What Steps to Take if Your Business Has Been Sued in Miami
When a client, customer, employee, or competitor sues your business, you may feel overwhelmed and indignant. But don’t let emotions guide your decision-making during this time; follow these simple steps to protect your business.
Review your case with a competent attorney.
The thought of getting served notice of a lawsuit against your business should motivate you to retain a business attorney in Miami Florida. Though having a retainer relationship with a business lawyer will add to your business expenses, it is as valuable as insurance.
It’s important to note that even if you have a business attorney in Miami on retainer, you’ll want to make sure they specialize in the type of case you’re facing—and if they don’t, ask for a recommendation. If you don’t have an attorney on retainer, you’ll want to find a lawyer among Miami business litigation attorneys with expertise in these kinds of cases; don’t be afraid to ask for testimonials.
Whether you have a Miami business attorney on speed dial or you need to look for one, you will want to immediately review the relevant papers with them. Check the caption and service information to make sure your business is actually part of the lawsuit.
Also ask the attorney to break down the costs of their services (damages, back and front pay, legal fees, etc.), so you know what you’re getting into. Above all, do not feel compelled to stick with a lawyer who doesn’t communicate effectively or in a timely manner. A good lawyer is always reasonably available to current clients, and can explain legal matters in simple English.
Save your records and don’t speak with the Plaintiff.
If the information is correct and your business is indeed getting sued, you will want to put a preservation order or litigation hold in place within your company. Such a directive immediately halts any data-destruction policy your company has set in place, so you can retain relevant records to help your business lawyer in the case—such as e-mails, voice messages, and pictures.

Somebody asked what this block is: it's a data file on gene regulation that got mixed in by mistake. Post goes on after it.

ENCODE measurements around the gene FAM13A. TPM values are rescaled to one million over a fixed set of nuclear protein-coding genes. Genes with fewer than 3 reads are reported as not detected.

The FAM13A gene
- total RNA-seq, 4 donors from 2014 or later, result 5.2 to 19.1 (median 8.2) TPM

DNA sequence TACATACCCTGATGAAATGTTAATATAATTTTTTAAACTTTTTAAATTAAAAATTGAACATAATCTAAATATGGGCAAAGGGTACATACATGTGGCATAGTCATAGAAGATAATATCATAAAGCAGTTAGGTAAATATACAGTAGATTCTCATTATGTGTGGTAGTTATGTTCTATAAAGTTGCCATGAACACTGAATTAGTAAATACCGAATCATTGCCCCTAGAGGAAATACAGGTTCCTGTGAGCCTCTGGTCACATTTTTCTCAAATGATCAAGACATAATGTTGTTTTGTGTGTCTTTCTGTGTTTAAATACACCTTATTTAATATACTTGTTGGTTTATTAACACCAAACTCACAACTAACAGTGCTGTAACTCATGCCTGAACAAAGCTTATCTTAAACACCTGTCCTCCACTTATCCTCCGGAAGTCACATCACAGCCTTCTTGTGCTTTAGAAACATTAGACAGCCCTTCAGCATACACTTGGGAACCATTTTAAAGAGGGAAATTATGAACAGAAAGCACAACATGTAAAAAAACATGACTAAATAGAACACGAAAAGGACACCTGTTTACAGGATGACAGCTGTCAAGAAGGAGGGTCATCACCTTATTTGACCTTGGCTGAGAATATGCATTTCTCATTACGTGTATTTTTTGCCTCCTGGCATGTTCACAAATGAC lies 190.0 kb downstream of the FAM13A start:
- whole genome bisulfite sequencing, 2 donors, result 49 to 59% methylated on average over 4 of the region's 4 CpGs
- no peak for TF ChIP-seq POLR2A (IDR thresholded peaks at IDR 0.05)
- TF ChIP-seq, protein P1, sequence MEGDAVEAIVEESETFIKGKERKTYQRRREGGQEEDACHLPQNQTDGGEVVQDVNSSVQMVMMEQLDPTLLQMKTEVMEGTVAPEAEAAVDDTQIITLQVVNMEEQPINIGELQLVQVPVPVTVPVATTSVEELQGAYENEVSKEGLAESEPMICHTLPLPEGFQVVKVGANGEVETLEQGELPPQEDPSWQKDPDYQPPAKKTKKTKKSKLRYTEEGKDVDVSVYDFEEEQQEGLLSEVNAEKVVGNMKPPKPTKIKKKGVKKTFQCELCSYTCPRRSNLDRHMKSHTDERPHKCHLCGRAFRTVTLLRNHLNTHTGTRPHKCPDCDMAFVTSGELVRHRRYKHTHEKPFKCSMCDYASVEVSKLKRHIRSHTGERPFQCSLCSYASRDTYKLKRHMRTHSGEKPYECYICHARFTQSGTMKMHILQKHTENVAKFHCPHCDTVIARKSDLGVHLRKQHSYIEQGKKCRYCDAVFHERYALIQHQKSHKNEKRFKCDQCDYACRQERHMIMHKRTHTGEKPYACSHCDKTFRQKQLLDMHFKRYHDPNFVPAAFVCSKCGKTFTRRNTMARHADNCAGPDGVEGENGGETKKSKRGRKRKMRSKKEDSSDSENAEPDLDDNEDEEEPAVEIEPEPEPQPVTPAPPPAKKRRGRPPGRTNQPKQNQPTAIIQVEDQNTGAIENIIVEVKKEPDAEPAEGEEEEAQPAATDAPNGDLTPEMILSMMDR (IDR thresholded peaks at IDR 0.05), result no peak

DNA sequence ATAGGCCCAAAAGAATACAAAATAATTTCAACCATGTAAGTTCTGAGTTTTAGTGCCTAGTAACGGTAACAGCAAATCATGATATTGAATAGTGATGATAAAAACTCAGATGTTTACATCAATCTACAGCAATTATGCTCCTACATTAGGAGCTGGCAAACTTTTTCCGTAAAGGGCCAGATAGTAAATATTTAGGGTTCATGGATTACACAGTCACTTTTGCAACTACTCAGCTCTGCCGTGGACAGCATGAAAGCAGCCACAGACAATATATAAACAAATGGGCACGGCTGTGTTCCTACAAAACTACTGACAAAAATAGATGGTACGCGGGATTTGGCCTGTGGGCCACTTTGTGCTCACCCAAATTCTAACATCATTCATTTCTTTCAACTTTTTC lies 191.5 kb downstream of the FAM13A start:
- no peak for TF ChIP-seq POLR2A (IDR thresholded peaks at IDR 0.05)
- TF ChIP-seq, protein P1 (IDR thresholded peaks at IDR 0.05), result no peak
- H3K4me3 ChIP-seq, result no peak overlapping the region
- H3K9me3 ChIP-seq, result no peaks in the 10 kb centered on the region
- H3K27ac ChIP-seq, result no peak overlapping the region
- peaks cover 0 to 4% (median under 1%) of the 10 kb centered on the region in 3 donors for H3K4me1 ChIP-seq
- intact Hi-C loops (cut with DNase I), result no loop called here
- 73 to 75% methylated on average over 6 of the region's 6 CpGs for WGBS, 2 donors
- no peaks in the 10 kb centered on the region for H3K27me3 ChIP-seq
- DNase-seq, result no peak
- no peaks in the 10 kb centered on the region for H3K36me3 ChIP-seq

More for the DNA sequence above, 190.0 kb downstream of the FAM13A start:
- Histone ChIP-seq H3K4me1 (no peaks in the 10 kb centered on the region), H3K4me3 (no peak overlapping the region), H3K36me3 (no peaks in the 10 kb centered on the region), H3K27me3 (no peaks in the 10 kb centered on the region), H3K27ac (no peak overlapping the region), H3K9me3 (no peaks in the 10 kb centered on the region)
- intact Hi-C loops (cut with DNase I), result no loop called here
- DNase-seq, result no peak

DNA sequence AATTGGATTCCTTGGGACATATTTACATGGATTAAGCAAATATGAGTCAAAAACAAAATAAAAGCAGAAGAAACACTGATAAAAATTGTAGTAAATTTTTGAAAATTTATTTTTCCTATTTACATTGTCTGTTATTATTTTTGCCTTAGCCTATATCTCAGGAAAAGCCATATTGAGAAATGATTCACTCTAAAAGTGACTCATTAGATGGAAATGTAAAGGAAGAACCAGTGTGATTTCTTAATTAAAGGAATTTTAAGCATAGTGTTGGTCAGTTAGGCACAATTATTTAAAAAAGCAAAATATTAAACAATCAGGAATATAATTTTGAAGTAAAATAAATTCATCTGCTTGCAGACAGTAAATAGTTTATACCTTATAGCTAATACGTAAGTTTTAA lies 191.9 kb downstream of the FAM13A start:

During this time you must avoid speaking with the plaintiff. Let your lawyer communicate with the opponent for you. For starters, if an adversary has made a move to sue your business in a court of law, you’ve already passed the point of working it out with them amicably. Anything you say to them could be used against you, and with emotions running high, even a simple phone call can derail into a shouting match that strengthens their case against you.
Contact your insurance provider.
Presumably your business has some sort of general liability insurance and/or professional liability insurance, which can cover third-party injury claims, defamation, or client allegations that your business caused them a loss; workers compensation insurance may cover lawsuits from employees. Whatever the case may be, speak to your insurer right away and determine if your insurer will pay court costs, attorney fees, and potentially any damages the court orders you to pay.